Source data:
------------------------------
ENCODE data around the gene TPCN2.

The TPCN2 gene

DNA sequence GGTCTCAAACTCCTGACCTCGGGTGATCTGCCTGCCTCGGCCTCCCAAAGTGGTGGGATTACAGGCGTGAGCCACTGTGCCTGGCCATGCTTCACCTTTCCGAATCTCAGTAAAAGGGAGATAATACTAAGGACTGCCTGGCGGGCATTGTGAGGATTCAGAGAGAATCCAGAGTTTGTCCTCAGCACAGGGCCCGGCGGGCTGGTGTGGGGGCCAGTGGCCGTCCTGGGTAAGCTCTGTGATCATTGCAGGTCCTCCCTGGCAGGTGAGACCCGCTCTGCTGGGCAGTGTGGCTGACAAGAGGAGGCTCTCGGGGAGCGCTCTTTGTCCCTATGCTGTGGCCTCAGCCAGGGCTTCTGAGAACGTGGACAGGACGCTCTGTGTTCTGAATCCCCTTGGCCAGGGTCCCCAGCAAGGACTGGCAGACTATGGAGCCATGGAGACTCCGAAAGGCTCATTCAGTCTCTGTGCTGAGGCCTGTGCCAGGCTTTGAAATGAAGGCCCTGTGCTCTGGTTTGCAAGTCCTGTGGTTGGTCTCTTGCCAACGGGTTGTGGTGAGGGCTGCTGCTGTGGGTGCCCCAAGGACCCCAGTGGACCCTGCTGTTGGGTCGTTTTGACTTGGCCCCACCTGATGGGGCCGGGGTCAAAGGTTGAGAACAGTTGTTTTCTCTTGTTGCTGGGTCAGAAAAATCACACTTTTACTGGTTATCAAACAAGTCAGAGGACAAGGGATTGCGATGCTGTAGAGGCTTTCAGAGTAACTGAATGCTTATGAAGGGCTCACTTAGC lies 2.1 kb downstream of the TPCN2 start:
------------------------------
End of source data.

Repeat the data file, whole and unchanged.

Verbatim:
ENCODE data around the gene TPCN2.

The TPCN2 gene

DNA sequence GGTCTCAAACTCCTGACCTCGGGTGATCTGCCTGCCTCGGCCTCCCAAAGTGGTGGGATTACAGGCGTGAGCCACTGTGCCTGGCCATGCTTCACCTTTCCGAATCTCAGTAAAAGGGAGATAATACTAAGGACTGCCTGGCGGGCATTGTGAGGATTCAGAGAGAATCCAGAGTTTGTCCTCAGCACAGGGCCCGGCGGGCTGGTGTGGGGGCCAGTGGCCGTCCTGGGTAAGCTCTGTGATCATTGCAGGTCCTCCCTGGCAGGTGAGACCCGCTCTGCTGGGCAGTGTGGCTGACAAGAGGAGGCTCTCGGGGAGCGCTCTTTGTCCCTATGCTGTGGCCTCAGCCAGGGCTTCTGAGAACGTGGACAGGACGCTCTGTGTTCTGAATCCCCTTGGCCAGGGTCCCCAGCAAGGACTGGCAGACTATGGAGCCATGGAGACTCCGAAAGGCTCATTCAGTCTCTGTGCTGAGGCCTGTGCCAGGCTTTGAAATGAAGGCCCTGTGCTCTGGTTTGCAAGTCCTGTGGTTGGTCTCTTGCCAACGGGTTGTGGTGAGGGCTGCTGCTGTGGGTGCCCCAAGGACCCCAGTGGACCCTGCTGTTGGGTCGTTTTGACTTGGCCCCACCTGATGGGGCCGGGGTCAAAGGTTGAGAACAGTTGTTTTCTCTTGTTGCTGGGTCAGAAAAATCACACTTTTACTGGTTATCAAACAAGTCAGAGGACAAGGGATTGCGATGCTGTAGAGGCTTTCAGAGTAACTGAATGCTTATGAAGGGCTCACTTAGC lies 2.1 kb downstream of the TPCN2 start: